Most weekends, I schlep children around between softplay establishments and football matches. I contact their friends’ parents to accept their invites and take them to where they need to go. Husband says, “They have a better social life than us,” and so it is with Dad.
Twice a week, HomeCove court hold coffee mornings that Dad must be reminded to attend. These have not been an unqualified success: the last turned out to be a fashion demonstration and Dad left in a huff: “I didn’t want them to think I was a pervert”. The week before was better: a music quiz which his group won. “Only sweets,” he said. “What did you expect?” Then there is the once a month party. He went last Saturday: “I only danced once,” he said. “I chatted to a deformed lady but she’s very nice.” He’s got a way with words, my Dad.
Yesterday, there was mince pies and carols. I also called to arrange for his lunch at another day care centre on Friday. I have given myself the prestigious title I always wanted at university: Entertainments Officer. There are no hip bands to show around the union, but ‘Pauly B’ will apparently be playing on the keyboards on throughout the afternoon and Dad says he’s so good he can’t understand what he’s doing there.
I take Dad shopping to Aldi and he tells me what else has been going on in his new home:
Last week, he fell out of his bed. He looked for his mobile phone in the darkness – couldn’t find it. The emergency cords were nowhere to be seen. He crawled to his front door, hammered on it, made a hell of a noise. A neighbour he’d never met before, came. The kind neighbour, for this was two am after all, tried to pick him up, but fell down himself. It’s like some nightmare vision of a dystopian future, isn’t it? Or as Mini would say, there were two old men on the floor “Rolled over”.
Someone, Dad isn’t sure who, called an ambulance. The ambulance people were really nice and set them both upright again.
“Oh dear,” I say, “but why didn’t you tell me?”
“I didn’t want to worry you,” Dad says. He pauses at the chilled counter looking for profiteroles. “Why don’t you wear your glasses, Dad?” I ask. “Oh yes,” he says like I’ve invented cheesecake, “Do you think that would help?”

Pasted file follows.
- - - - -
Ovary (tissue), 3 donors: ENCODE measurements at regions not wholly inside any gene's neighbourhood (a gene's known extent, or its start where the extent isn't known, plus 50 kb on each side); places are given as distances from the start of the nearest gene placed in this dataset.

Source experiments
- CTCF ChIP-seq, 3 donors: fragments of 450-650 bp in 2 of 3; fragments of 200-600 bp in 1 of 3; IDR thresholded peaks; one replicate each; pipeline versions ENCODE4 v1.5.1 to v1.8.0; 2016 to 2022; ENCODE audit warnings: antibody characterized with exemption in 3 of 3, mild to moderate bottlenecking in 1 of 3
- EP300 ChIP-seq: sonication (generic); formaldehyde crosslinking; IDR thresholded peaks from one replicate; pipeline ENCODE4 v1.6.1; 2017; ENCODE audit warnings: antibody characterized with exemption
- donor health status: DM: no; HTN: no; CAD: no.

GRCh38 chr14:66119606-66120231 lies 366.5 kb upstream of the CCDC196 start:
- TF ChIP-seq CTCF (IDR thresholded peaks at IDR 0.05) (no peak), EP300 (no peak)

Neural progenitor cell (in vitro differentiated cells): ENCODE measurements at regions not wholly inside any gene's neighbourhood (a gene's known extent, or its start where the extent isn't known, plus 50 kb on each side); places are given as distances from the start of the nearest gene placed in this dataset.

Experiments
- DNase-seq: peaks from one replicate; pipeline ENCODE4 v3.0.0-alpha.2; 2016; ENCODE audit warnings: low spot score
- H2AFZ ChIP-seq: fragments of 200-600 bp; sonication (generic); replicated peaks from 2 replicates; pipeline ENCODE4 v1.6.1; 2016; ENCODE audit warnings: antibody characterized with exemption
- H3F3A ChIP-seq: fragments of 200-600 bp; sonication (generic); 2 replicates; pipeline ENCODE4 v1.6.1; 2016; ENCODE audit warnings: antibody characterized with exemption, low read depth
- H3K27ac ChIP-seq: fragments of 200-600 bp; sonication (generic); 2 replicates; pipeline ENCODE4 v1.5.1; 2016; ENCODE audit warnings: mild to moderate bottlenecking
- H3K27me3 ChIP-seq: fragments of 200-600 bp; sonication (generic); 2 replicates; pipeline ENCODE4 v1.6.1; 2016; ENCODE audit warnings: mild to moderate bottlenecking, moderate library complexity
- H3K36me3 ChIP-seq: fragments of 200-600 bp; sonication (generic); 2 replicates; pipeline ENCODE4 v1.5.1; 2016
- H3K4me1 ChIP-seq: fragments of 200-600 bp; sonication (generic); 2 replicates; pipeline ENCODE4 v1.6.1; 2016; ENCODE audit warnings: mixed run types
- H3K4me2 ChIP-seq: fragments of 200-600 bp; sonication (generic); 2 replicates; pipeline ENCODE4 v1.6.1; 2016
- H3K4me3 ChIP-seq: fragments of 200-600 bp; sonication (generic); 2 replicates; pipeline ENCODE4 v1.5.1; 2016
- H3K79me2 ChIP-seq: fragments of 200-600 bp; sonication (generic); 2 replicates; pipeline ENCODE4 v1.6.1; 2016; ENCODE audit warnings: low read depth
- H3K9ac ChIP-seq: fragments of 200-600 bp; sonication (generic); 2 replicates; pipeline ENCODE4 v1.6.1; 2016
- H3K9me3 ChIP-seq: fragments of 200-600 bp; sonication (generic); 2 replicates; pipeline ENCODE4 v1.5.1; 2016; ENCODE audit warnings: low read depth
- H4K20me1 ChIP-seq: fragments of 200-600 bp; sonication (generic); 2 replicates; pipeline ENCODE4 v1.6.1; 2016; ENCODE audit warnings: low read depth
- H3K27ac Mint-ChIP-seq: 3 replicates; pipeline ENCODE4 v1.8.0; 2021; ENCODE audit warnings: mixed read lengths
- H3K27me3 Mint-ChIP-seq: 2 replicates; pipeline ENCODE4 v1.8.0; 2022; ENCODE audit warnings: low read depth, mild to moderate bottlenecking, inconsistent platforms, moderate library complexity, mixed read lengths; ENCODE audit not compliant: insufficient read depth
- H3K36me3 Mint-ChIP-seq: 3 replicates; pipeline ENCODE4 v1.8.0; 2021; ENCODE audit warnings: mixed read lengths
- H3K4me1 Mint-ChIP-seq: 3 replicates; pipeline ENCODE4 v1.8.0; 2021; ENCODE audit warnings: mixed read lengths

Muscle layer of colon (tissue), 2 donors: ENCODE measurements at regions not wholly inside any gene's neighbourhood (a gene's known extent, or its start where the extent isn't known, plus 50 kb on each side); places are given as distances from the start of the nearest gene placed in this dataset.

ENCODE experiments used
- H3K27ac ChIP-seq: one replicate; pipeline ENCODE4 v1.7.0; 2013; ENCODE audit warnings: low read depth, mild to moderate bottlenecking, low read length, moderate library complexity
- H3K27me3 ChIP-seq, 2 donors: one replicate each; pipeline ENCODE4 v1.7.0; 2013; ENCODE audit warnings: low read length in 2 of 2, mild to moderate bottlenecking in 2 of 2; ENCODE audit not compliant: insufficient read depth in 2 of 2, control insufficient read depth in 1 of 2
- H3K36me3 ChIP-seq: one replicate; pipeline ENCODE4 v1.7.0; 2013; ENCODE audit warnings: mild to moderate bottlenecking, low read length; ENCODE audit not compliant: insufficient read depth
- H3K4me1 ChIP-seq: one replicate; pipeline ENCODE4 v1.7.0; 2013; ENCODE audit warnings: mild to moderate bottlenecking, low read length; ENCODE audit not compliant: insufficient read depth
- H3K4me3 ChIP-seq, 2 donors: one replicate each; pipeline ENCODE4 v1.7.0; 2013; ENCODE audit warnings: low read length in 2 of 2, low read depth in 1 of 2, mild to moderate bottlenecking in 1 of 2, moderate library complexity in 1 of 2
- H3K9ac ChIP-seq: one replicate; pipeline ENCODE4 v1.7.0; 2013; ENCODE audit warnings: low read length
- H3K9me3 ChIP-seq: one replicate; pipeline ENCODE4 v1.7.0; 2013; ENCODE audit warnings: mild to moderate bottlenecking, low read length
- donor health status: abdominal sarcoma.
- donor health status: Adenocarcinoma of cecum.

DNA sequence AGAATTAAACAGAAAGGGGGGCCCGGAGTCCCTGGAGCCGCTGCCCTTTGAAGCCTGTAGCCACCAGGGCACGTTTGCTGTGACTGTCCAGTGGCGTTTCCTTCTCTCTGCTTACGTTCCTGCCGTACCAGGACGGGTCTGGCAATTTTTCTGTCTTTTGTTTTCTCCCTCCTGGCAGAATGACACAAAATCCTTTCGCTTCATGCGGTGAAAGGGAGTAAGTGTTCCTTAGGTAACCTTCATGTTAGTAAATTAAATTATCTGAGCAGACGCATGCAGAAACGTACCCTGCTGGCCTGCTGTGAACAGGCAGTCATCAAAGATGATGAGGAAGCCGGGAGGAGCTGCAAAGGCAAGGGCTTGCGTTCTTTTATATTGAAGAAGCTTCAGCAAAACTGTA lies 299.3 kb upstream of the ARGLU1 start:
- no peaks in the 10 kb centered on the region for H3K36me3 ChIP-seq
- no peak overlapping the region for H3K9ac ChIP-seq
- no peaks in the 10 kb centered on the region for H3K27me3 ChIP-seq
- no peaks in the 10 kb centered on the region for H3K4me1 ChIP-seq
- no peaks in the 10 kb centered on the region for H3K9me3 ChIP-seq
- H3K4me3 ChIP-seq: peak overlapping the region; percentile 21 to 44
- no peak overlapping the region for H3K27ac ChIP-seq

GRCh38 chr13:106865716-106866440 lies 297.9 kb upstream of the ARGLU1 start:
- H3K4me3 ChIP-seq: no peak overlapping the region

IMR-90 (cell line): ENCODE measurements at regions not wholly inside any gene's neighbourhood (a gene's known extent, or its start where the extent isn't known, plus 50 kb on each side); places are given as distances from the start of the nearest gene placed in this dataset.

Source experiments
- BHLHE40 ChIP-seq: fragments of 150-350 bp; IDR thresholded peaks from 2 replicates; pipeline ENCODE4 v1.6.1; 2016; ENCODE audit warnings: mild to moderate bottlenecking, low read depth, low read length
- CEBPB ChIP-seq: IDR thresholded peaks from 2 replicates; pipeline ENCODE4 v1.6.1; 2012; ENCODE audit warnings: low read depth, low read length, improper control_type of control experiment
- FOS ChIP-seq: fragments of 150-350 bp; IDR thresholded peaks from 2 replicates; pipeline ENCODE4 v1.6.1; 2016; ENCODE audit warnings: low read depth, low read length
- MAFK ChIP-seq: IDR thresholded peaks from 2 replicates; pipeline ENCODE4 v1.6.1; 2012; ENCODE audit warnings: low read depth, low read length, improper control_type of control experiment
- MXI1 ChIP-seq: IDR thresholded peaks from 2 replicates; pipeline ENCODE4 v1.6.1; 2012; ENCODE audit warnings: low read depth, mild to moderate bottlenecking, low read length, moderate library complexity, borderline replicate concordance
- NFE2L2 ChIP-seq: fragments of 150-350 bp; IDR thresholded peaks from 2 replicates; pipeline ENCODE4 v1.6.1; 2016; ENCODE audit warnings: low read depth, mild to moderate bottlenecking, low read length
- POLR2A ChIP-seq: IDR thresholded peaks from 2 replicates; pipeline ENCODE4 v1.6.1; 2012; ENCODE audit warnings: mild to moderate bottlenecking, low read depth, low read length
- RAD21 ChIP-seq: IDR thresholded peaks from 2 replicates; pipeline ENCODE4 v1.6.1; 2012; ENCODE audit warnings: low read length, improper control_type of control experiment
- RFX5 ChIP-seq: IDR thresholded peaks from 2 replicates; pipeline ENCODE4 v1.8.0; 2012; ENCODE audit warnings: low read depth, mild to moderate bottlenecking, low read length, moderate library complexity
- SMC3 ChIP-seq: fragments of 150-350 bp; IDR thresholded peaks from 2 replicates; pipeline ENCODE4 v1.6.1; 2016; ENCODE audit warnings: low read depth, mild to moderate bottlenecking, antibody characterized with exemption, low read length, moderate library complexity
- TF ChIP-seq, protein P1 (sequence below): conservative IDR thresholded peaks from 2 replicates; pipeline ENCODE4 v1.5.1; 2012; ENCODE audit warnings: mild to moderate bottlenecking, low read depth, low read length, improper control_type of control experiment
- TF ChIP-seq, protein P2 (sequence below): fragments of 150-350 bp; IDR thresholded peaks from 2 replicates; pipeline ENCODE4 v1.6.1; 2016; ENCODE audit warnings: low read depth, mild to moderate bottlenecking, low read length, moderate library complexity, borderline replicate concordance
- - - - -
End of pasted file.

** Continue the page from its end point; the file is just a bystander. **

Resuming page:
Then he says, a couple of days ago, he got up, he felt a bit chilly and decided to, how do we say, warm his cold morning arse against the storage heater. Bad move. The result was a burnt bottom.
“You should have told me!”
“I didn’t tell you because I didn’t want to worry you,” Dad repeats the party-line. And it is this, more than his dilly dallying over the trifles that I find irritating. I wonder what he thinks happens when I am worried. Is my worry something no person should face? The thing is, I’ve heard it before, or rather not heard it before. Dad had his first heart attack just before I had Ray. No one told me. We didn’t want to worry you. It makes you feel bad when you find out you have been gaily getting on with things when all is not well. It makes you feel stupid. We go back to Dad’s flat, I unpack the desserts and the rest of the shopping, then go home.
I am still annoyed. As prestigious entertainment officer, surely I have a right to know?
My sister is in charge of health and cleaning. Every week, she packs his tablets into the big tablet dispenser so he can take them easily three times a day. She takes her hoover to his flat, hoovers, then takes it back. She washes up. And she listens to Dad. He tells her everything.Why won’t he tell me?
This evening, I am still annoyed. I lie on the sofa, eating mince pies, I didn’t tell you because I didn’t want to worry you, I think, hmm. How very patronizing. But then, my sister texts to say she is just applying cream to Dad’s blistered bum and I have a sudden and powerful revelation: there are some advantages.